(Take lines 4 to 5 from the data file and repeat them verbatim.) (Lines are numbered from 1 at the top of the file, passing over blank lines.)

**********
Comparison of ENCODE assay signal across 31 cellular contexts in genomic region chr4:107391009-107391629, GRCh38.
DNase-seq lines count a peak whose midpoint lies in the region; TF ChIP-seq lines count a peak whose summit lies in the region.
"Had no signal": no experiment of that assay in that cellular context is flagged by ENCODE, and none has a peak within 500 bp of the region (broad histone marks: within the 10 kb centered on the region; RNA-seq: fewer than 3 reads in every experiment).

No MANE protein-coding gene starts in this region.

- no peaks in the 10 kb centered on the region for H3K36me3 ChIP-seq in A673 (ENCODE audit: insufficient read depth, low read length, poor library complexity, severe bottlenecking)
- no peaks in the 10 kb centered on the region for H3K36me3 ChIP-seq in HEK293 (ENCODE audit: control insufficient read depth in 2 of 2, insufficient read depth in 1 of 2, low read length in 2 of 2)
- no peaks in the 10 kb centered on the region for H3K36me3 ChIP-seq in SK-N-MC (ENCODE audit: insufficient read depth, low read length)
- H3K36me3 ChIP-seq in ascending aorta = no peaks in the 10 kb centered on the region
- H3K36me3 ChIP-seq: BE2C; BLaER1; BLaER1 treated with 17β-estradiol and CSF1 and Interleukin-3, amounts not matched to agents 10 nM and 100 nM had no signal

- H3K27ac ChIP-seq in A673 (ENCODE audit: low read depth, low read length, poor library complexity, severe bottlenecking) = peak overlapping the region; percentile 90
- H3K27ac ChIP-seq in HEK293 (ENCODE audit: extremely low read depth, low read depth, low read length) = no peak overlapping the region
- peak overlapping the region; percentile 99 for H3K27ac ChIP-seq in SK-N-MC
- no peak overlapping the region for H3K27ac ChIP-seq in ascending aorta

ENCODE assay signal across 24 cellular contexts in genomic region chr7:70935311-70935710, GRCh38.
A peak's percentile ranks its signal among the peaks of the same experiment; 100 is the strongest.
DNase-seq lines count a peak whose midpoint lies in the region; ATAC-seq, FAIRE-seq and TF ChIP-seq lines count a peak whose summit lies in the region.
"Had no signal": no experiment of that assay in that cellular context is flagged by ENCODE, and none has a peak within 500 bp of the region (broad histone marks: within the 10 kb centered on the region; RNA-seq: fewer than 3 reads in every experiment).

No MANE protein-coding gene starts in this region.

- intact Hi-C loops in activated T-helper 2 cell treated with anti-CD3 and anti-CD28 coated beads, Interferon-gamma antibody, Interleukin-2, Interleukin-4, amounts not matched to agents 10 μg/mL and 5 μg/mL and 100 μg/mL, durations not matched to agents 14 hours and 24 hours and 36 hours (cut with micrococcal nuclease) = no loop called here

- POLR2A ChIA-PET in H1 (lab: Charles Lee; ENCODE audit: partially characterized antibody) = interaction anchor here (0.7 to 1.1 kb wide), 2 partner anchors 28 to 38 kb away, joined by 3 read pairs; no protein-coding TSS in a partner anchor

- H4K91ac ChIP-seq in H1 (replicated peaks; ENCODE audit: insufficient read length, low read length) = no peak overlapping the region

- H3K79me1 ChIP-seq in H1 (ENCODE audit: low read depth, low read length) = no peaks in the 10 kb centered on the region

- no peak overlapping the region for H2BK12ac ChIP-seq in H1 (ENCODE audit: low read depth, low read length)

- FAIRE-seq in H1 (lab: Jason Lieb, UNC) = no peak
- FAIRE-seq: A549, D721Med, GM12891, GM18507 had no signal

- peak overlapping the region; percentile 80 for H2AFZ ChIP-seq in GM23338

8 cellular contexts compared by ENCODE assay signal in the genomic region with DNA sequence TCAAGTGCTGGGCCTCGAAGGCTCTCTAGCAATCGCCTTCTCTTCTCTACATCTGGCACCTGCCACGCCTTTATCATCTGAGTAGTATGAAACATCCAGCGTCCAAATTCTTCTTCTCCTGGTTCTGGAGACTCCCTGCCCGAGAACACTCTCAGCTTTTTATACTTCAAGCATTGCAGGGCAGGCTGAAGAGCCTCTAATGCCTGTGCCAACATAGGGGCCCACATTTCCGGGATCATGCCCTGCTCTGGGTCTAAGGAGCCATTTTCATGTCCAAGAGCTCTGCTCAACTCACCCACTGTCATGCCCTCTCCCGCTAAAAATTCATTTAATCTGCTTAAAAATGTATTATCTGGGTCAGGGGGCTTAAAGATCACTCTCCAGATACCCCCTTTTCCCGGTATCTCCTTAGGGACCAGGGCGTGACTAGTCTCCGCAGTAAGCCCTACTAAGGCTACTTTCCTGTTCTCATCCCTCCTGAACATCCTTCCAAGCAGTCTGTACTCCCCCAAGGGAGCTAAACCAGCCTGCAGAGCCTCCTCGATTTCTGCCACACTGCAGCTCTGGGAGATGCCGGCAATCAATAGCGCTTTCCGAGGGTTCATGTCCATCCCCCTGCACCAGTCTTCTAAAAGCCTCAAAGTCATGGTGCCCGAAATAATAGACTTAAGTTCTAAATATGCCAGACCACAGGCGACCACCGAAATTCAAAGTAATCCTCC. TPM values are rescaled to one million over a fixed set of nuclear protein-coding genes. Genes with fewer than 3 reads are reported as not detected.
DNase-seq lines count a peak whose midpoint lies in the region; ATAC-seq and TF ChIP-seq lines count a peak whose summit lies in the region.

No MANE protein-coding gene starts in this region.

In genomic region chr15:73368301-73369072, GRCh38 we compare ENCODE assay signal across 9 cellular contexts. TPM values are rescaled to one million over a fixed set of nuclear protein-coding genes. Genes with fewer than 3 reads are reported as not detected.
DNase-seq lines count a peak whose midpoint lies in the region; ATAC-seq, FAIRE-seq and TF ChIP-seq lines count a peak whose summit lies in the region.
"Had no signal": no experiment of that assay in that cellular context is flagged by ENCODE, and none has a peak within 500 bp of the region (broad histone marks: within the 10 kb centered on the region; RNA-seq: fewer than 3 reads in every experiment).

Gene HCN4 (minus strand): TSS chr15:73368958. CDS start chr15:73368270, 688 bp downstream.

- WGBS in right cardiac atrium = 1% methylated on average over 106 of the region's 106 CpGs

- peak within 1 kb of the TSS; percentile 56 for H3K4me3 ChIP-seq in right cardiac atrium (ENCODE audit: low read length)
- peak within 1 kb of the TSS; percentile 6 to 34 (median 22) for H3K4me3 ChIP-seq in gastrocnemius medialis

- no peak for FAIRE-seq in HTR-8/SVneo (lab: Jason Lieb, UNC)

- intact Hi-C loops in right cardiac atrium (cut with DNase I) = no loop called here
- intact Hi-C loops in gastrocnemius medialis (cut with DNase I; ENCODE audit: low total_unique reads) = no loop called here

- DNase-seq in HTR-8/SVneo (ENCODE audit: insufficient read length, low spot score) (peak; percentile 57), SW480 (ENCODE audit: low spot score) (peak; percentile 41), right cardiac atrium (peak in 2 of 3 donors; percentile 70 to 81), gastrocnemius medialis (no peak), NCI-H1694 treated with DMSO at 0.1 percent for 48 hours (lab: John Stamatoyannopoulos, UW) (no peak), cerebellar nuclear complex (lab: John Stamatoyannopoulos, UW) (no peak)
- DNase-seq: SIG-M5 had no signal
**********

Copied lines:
No MANE protein-coding gene starts in this region.

- no peaks in the 10 kb centered on the region for H3K36me3 ChIP-seq in A673 (ENCODE audit: insufficient read depth, low read length, poor library complexity, severe bottlenecking)